I explained why I don’t expect interest rates to rise dramatically over the next 18 months in my two most recent Money and Markets columns.
That sets me apart from other investors — and my colleagues at Weiss Research. But my investment strategy is mine, and others don’t have to agree with me. What’s more, it’s important to test commonly held beliefs with opposing views. Think of how many times a stock didn’t keep rising even though it “should” have. (Apple is a prime example.)
As a 30-year Wall Street veteran — and often a contrarian — I’ve learned that different opinions are a necessity to make a market. That’s because for every transaction there is a buyer and a seller, and both believe they are getting the better deal. But someone has to be right, and someone has to be wrong.
Those who predict rates will continue to climb have a lot of ammunition on their side. They say the Federal Reserve’s pending tapering of its unprecedented stimulus program will lead to a normalization of interest rates. Indeed, mere talk that the Fed will scale back its bond-buying program prompted the yield on the benchmark 10-year Treasury note to surge toward 3 percent from a record low of 1.6 percent just a few months ago.
|In the discussion of interest rates rising(or not), it’s important to remember the fundamentals, even if they’ve gotten out of whack with the Fed’s interference in the markets.|
But since my commentary has resulted in so many inquiries from readers, I thought it would be helpful to discuss what influences interest rates, without getting into predictions. I’d like to hear your thoughts on our Facebook page.
First, I’ll say that I don’t expect inflation to accelerate any time soon. Inflation’s role in setting long-term rates was quantified by Irving Fisher 83 years ago (“The Theory of Interest,” 1930) with the Fisher equation, which says that long-term rates are the sum of inflation expectations and the real rate.
I’ve already unpacked three reasons for why inflation will stay low: The annual change in the core personal consumption expenditures deflator stands at a record five-decade low; the dollar is appreciating; and commodity prices are falling.
Here are two more factors that show inflation can’t ignite in the current economic environment.
‘Money Multiplier’ Slows
First, despite the unprecedented expansion of the Federal Reserve’s balance sheet — from $840 billion in 2008 to more than $3 trillion currently — the amount of money that has actually gone into the real economy to promote business and job growth has been nominal. That’s right: While the monetary base has quadrupled, the amount of money that has made its way into the real economy is growing at an annual rate of 6.8 percent.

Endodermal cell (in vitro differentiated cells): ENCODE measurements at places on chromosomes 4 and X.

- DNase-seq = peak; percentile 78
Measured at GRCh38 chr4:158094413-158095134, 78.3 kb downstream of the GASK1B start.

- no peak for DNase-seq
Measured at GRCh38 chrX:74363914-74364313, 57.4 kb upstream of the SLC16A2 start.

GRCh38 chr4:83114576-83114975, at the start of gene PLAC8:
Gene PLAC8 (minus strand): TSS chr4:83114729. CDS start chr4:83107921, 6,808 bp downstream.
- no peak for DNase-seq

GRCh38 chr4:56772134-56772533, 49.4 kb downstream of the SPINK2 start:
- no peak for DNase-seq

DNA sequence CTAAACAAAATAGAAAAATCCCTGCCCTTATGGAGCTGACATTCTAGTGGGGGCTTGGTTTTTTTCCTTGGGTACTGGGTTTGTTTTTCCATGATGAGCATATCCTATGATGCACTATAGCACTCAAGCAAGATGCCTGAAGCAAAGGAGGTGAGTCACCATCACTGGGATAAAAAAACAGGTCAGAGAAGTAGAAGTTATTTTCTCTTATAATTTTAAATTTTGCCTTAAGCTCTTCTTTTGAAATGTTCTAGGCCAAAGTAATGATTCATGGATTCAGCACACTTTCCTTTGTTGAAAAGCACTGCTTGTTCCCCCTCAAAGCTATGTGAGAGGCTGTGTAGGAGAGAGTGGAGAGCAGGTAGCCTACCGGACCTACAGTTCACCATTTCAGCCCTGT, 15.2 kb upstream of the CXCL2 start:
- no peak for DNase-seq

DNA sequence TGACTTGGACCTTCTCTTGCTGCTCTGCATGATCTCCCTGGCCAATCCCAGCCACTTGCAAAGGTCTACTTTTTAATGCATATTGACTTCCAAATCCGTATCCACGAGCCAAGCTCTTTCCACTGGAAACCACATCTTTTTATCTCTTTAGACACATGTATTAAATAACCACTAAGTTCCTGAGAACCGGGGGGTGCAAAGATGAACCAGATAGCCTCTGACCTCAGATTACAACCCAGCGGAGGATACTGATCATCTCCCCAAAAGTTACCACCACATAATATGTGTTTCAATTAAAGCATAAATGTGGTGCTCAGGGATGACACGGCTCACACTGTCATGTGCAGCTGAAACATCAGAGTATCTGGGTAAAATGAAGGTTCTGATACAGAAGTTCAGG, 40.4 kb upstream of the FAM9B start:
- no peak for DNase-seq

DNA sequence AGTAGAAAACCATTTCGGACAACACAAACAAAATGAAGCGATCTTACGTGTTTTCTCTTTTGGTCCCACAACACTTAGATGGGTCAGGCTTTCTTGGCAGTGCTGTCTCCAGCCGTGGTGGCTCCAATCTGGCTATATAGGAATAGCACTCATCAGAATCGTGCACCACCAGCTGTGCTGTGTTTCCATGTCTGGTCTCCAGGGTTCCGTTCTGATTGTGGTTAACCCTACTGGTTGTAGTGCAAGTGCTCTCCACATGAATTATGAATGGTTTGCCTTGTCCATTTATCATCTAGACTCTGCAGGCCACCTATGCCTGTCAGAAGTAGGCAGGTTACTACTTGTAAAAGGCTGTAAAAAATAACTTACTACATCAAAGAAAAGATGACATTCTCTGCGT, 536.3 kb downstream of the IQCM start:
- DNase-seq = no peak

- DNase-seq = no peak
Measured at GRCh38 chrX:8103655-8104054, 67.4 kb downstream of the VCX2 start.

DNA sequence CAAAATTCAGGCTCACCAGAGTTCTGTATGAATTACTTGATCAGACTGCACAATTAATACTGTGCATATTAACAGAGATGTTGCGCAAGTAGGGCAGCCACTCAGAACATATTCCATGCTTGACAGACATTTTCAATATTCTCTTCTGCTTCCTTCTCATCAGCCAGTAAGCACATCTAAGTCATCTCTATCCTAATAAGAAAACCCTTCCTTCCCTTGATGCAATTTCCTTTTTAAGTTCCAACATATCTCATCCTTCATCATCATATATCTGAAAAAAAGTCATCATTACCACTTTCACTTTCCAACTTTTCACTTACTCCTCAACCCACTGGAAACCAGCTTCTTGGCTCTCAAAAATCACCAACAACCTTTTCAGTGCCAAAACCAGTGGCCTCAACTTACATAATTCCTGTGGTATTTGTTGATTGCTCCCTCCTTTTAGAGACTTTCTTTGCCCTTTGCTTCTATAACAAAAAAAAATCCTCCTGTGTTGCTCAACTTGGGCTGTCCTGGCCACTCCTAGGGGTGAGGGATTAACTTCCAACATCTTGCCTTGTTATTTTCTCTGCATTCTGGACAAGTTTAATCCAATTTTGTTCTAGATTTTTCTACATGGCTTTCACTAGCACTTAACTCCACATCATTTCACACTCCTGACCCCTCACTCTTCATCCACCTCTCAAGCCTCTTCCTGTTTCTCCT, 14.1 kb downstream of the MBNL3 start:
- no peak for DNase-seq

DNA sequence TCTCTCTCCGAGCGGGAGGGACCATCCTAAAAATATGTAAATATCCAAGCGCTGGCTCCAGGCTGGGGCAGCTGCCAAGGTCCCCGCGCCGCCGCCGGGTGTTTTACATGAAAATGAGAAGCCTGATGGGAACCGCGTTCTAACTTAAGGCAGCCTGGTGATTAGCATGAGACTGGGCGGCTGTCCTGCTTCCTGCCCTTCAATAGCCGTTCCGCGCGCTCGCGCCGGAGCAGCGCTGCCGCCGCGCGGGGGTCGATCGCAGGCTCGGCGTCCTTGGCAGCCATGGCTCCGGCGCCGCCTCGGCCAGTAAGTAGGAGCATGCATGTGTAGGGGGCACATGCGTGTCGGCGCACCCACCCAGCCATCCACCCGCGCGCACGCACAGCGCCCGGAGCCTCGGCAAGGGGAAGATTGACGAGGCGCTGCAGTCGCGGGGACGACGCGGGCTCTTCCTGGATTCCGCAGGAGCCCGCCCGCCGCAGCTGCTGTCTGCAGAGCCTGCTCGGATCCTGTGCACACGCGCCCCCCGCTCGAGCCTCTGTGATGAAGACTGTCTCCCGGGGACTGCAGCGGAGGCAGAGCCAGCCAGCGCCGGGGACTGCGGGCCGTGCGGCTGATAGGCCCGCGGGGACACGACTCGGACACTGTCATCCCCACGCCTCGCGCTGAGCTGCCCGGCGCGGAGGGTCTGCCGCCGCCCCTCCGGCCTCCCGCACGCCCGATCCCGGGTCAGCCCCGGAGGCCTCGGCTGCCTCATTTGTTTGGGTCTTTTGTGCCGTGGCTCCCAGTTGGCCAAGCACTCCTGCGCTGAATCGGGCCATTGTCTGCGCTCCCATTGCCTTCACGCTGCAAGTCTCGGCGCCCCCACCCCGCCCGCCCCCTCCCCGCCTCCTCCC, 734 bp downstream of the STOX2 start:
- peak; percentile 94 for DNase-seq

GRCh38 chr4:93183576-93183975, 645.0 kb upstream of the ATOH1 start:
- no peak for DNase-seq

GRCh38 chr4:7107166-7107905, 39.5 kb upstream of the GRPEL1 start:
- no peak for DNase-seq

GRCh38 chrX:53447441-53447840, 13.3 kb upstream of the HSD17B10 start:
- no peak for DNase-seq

How can that be? It’s because of something called the “money multiplier,” which the Fed doesn’t control. The money multiplier is influenced by the lending and borrowing activities of the banks and their customers. And, currently, there is not a lot of activity. In fact, at the end of 2007, the money multiplier was 9, and presently it’s about 3.6.
Thus, there will be no growth in inflation until businesses become more confident and the money multiplier rises.
No ‘Monetary Velocity’
A lack of what’s known as monetary velocity also is damping inflation. Velocity measures the number of times a dollar (or euro) goes through the economic system before it is returned to the bank. Refer to my June 26 column, where I presented an anecdote that explains velocity in plain terms.
In a nutshell, for velocity to increase, any rise in debt needs to create a sustainable productive income stream. But that’s not what’s happening. Instead, most current borrowing is related to financing personal and business consumption as well as to refinance existing debt.
As a result, velocity is at a six-decade low.
In the discussion of interest rates rising (or not), it’s important to remember the fundamentals, even if they’ve gotten out of whack with the Fed’s interference in the markets. In the months ahead, inflation will again become a key gauge that investors follow. Here’s hoping that we can get back to those days.